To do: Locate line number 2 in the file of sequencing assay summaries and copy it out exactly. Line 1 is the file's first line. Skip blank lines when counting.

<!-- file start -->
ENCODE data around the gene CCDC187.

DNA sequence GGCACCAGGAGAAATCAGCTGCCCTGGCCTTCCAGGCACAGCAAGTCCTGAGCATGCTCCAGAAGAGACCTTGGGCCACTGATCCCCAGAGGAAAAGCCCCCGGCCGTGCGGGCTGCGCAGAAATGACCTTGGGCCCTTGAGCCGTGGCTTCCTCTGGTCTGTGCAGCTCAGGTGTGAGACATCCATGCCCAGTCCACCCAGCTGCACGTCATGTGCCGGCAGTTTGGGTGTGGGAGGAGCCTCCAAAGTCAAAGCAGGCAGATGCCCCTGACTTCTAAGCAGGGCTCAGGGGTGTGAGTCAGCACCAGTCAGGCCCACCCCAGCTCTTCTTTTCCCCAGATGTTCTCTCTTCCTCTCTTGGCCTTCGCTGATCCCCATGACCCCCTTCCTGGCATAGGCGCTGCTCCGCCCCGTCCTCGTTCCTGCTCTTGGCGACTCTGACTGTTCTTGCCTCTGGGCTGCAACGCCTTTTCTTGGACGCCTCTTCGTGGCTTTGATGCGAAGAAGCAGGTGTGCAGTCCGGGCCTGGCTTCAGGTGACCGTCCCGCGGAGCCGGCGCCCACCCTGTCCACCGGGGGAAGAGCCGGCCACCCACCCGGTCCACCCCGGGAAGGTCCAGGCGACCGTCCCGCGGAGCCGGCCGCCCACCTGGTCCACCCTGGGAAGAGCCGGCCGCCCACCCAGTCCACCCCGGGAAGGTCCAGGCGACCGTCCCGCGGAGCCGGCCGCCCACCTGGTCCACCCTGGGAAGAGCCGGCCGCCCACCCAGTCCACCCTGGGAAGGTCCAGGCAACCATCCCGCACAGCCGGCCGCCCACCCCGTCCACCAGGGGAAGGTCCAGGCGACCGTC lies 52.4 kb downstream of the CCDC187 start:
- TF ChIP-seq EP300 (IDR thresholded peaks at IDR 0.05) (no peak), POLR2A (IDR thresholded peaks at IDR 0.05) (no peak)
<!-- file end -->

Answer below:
DNA sequence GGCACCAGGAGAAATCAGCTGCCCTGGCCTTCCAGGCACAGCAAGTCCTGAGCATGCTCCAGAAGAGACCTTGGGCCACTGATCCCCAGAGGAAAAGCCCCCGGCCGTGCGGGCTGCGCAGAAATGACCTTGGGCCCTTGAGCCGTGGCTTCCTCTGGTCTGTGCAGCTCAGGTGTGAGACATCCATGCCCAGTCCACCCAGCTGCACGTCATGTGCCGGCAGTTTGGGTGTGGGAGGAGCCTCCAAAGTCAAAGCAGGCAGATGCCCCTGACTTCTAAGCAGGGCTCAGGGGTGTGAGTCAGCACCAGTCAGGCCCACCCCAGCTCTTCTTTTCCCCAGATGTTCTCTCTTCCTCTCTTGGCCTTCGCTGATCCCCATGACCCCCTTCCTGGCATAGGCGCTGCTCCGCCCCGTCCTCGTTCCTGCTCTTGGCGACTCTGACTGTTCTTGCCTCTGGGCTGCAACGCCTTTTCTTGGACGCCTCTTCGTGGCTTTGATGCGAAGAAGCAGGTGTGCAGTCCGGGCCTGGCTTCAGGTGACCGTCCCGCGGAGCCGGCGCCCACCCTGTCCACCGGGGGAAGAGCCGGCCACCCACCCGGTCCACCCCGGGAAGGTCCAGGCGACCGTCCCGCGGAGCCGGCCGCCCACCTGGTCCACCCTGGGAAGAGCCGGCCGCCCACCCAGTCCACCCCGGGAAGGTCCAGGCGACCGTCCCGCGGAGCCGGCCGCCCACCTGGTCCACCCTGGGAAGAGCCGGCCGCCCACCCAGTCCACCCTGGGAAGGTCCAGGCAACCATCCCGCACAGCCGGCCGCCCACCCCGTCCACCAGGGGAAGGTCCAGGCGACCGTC lies 52.4 kb downstream of the CCDC187 start: